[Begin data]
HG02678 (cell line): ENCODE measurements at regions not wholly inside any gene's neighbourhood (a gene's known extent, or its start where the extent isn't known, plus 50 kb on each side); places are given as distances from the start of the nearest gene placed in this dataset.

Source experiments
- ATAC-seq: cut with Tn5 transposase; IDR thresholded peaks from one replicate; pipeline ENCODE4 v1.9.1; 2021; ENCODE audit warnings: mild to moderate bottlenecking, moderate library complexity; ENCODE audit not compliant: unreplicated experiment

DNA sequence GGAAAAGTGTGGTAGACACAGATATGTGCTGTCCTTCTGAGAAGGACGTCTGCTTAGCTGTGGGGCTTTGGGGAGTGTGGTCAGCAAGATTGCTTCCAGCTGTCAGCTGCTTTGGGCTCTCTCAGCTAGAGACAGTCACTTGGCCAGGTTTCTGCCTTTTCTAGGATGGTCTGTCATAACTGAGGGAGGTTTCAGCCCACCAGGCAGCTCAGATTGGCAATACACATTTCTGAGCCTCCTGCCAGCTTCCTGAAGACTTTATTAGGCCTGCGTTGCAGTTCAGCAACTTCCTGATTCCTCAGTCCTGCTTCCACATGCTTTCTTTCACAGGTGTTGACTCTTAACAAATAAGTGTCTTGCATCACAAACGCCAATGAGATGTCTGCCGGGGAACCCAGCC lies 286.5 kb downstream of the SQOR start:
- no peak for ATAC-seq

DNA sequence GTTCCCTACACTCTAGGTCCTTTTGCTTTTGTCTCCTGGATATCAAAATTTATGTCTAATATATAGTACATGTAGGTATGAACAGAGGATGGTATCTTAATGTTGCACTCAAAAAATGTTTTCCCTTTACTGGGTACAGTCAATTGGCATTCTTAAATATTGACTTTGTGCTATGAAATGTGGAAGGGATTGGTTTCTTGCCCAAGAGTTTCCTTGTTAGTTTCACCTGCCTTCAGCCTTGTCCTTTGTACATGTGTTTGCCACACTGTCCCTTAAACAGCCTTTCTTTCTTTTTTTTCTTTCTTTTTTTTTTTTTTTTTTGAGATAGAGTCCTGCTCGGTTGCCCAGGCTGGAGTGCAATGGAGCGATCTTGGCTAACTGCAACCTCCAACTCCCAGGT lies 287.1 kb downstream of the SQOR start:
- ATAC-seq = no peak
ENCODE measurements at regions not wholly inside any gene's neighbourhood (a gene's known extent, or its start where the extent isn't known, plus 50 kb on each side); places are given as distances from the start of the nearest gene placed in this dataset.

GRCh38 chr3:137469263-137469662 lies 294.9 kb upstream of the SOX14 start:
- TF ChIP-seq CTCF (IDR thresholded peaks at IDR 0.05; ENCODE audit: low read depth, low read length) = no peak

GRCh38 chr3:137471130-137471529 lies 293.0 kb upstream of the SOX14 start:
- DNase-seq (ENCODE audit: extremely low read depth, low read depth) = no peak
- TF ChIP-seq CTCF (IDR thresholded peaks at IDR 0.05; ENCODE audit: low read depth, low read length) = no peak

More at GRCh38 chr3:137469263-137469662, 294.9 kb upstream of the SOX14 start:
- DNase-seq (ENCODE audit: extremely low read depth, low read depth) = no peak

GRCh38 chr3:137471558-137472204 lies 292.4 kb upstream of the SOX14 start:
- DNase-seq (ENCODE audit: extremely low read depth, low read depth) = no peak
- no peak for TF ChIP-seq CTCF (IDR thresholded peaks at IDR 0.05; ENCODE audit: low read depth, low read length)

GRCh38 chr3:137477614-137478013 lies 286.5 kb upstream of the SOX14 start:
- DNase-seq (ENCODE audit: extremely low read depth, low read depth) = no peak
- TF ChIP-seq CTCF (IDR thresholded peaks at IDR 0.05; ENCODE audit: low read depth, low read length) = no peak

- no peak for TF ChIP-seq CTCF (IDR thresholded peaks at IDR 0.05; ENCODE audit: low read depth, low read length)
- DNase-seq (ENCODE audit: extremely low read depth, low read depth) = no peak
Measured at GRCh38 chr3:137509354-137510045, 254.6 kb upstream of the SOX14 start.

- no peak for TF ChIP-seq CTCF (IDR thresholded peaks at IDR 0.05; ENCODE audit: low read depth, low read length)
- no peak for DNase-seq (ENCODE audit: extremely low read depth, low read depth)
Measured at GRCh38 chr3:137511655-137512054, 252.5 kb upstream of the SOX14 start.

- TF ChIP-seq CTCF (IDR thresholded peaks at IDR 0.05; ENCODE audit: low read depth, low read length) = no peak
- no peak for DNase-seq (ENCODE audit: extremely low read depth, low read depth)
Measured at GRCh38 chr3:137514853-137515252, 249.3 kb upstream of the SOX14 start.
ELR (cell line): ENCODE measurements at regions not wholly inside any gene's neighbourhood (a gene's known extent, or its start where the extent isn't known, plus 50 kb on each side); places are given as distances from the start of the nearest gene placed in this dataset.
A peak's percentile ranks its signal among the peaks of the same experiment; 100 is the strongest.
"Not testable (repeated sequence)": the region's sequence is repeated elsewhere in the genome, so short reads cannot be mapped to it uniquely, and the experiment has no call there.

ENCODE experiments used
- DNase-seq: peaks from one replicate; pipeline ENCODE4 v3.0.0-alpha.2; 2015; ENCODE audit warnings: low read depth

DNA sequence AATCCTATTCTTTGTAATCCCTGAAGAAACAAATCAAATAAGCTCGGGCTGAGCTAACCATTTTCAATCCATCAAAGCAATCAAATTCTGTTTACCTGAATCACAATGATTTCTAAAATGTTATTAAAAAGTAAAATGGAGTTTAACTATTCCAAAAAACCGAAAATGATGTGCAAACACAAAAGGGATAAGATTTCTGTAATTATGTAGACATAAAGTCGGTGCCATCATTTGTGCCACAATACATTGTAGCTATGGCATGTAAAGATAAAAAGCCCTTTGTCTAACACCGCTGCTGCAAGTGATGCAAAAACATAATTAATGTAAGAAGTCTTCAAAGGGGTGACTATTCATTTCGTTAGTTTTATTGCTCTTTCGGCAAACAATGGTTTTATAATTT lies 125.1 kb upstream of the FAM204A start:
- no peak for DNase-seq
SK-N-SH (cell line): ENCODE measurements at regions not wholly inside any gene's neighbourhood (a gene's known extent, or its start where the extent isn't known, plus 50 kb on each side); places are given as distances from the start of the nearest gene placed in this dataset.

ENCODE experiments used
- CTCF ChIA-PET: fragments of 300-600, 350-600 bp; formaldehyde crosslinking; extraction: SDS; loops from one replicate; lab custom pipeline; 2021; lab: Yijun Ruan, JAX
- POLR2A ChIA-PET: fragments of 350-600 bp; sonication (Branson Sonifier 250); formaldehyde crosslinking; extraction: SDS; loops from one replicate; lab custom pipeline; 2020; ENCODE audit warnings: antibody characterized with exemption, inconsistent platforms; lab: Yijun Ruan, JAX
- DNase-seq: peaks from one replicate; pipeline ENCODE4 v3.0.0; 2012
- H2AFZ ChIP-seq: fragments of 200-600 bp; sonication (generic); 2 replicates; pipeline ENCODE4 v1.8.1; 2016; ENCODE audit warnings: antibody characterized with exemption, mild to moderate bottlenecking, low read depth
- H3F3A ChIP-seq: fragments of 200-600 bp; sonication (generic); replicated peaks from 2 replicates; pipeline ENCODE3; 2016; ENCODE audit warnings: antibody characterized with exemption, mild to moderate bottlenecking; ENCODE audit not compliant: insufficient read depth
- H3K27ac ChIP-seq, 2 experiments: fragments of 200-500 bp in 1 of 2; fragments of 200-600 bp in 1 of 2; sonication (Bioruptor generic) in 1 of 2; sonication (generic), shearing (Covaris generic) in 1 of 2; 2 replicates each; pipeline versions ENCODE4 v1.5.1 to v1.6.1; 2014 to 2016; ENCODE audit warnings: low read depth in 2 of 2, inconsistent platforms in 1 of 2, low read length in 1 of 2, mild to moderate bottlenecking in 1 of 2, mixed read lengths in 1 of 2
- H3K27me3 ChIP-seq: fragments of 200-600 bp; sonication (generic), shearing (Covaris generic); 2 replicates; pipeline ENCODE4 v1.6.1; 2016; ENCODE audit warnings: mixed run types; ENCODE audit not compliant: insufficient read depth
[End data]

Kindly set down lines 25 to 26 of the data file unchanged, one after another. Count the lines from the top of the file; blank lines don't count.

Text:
- no peak for TF ChIP-seq CTCF (IDR thresholded peaks at IDR 0.05; ENCODE audit: low read depth, low read length)
- no peak for DNase-seq (ENCODE audit: extremely low read depth, low read depth)